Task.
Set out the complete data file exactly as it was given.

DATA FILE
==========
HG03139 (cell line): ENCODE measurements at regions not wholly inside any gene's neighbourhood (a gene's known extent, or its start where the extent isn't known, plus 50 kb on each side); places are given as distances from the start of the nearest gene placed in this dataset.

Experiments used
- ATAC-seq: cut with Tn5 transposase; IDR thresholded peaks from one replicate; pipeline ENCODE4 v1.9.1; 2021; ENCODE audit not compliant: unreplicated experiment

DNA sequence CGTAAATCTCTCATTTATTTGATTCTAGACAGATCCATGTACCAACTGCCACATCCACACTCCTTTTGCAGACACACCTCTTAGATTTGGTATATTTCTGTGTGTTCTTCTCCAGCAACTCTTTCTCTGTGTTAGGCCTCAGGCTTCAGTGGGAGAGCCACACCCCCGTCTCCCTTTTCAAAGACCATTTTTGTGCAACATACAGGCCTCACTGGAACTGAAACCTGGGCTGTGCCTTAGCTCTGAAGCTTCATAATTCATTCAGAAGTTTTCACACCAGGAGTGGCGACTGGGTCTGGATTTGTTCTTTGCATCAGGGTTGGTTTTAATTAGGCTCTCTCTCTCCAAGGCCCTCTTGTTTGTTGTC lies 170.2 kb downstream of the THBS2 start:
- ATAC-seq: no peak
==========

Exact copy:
HG03139 (cell line): ENCODE measurements at regions not wholly inside any gene's neighbourhood (a gene's known extent, or its start where the extent isn't known, plus 50 kb on each side); places are given as distances from the start of the nearest gene placed in this dataset.

Experiments used
- ATAC-seq: cut with Tn5 transposase; IDR thresholded peaks from one replicate; pipeline ENCODE4 v1.9.1; 2021; ENCODE audit not compliant: unreplicated experiment

DNA sequence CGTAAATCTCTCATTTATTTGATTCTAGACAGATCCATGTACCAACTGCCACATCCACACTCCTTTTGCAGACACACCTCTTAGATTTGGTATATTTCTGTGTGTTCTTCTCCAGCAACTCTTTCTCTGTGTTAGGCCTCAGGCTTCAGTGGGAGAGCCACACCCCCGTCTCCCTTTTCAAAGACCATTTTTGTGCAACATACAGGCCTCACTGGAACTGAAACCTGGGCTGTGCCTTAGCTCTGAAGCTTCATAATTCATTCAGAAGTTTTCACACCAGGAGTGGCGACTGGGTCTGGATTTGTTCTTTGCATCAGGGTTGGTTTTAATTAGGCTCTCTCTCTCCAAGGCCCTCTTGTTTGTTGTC lies 170.2 kb downstream of the THBS2 start:
- ATAC-seq: no peak